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Ornamental Grasses for Cold Climates

schizachyrium scoparium2Ornamental grasses are more and more popular as garden styles are changing and a natural look is developing. They have a lot to offer a gardener because they can play many different roles in the garden, look good over a long period of time, and are relatively pest free. Gardeners in cold regions like USDA zone 4 need not give up on growing handsome grasses because of low temperatures as there are many that do well even when temperatures drop to –25 F. [click to continue…]

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Asphodeline luteaThis evergreen clump-forming perennial is native to the eastern Mediterranean, north Africa and Turkey, where it grows in scrubby meadows and rocky slopes. It produces whorls of grassy gray-green foliage in spring. In summer, stout leafy stems produce yellow star-shaped flowers in dense terminal racemes with conspicuous buff to reddish brown bracts. The flowers are one inch wide, fragrant, and open at uneven intervals along the stem after midday over a period of several weeks. Green, marble-sized fruit maturing to brown follow the flowers and are showy. Stems with dried flowers or fruits are valued for flower arrangements. [click to continue…]

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Botanical Latin: Pogonia

Pogonia (puh GOH nee uh)  derived from Greek pogon meaning beard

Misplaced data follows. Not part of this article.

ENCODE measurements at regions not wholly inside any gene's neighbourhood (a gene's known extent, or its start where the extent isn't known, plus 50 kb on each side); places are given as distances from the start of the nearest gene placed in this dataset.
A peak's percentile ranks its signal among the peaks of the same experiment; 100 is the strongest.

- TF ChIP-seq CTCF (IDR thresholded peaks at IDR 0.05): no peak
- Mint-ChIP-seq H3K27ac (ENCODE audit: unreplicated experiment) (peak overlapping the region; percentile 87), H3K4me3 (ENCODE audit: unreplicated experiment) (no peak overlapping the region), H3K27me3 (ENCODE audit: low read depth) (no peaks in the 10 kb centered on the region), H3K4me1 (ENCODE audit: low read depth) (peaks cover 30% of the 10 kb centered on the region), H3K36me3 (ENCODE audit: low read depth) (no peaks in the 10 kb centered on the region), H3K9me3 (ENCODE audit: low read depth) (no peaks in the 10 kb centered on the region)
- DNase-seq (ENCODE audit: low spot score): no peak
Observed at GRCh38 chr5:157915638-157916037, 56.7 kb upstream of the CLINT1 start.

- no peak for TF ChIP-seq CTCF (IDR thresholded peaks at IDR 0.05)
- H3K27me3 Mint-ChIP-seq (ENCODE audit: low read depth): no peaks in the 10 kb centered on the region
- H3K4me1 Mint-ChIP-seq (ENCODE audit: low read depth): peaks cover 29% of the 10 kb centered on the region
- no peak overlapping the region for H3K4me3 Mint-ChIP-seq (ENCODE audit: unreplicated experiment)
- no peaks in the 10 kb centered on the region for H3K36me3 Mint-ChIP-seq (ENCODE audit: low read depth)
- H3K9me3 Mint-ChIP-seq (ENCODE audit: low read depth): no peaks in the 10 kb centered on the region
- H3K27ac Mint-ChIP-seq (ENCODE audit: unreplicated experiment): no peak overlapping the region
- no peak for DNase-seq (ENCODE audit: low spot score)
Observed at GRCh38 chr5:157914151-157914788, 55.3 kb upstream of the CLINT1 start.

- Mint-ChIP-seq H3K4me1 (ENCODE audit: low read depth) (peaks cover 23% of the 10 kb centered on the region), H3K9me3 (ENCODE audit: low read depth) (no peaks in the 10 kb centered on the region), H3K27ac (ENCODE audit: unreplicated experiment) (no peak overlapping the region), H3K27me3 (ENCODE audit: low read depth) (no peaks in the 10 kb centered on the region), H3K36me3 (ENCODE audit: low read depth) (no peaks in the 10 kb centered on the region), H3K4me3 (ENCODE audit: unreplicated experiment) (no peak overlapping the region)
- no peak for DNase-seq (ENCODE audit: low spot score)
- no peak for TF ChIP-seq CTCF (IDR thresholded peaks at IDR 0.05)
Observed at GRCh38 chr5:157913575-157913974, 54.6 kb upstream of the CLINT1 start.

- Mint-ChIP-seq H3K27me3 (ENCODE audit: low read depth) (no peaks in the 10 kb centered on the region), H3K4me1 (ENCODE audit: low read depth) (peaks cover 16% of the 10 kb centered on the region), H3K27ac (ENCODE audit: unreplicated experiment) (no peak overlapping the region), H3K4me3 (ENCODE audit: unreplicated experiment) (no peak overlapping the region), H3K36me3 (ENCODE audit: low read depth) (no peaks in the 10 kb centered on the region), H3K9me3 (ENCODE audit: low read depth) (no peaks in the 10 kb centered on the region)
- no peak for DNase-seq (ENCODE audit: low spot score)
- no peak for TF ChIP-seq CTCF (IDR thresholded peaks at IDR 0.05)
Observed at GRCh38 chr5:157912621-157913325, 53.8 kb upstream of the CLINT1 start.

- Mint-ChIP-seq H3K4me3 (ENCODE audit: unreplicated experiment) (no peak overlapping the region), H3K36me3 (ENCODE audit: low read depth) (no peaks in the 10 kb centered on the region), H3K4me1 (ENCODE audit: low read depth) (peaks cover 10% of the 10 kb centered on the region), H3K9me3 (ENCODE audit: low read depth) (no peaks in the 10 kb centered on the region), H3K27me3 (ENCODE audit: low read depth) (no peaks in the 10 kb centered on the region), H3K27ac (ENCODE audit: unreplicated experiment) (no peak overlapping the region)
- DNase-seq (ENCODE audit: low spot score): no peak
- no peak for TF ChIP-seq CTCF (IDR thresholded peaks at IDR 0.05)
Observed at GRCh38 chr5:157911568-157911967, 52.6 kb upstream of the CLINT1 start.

Pogonia_ophioglossoides_Wikipedia
Pogonia is a genus of terrestrial orchids that includes four species native to temperate regions, mostly in Asia. The generic name is derived from the fact that the lower lip is densely bearded with white to yellow bristles near the throat. Only one species, P. ophioglossoides, is found in North America. It is found in eastern US were it grows in wet areas such as bogs roadside ditches, and acidic The flowers are fragrant and white to pink in color. Other names for this plant are beard flower and snake-mouth-orchid. [click to continue…]

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Arum italicum fruitsA native of the Mediterranean region and other parts of Europe and the East, Lords and Ladies has naturalized in Argentina and some places of United States. In fall the arrow-shaped gray-green leaves appear with their white to mid-green markings. In warm climates the leaves last all winter; in cold climates they may die back but reappear in early spring. The leaves vary in the beauty of their markings which take a couple of years to develop but careful selection of desirable plants is worth the effort. In early summer the white to yellowish-green spathe and spadix emerge with the spadix bearing tiny yellow flowers. Red berries follow the flowers on the spadix as the spathe and leaves disappear. Hosta and ferns are especially good companions for Lords and Ladies since they will produce new leaves as the foliage of the Lords and Ladies disappears for the summer. A good choice for a woodland shade garden; valuable for winter arrangements. [click to continue…]

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Book Review: A Greener Life

A greener llifeThe appeal of producing your own food has never been more popular in recent times and is still on the rise. In their book, A Greener Life, authors Clarissa Wright and Johnny Scott share their insight into living in a more self sufficient way. They show that healthy organic living is within the reach of most people and that a large lot is not necessary for a more natural and harmonious way of life. [click to continue…]